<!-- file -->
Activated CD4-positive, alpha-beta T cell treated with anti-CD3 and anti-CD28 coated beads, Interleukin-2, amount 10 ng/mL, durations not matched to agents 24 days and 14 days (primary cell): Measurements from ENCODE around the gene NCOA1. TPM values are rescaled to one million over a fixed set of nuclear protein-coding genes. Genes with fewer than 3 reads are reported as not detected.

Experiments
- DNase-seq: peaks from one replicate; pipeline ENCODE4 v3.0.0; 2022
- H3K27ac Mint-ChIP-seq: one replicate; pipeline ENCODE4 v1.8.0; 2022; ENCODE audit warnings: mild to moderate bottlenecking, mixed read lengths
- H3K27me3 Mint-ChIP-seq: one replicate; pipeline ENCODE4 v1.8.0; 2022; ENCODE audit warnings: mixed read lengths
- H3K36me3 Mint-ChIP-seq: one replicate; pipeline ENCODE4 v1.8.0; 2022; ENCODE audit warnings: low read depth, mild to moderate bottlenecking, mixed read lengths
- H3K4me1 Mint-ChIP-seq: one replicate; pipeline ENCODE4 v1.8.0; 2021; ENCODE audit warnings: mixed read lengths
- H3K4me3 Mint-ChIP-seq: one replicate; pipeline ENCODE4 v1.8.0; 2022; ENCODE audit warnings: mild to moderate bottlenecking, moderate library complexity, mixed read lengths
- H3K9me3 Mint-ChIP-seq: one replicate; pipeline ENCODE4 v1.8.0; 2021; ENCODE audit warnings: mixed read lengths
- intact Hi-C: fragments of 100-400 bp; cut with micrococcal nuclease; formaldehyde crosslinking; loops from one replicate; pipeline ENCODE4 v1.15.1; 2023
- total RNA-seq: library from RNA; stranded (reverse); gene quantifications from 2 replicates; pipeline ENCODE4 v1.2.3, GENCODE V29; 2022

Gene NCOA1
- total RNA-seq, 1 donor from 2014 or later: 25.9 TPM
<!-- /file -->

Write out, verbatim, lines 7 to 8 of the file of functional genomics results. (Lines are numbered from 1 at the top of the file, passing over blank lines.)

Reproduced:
- H3K4me1 Mint-ChIP-seq: one replicate; pipeline ENCODE4 v1.8.0; 2021; ENCODE audit warnings: mixed read lengths
- H3K4me3 Mint-ChIP-seq: one replicate; pipeline ENCODE4 v1.8.0; 2022; ENCODE audit warnings: mild to moderate bottlenecking, moderate library complexity, mixed read lengths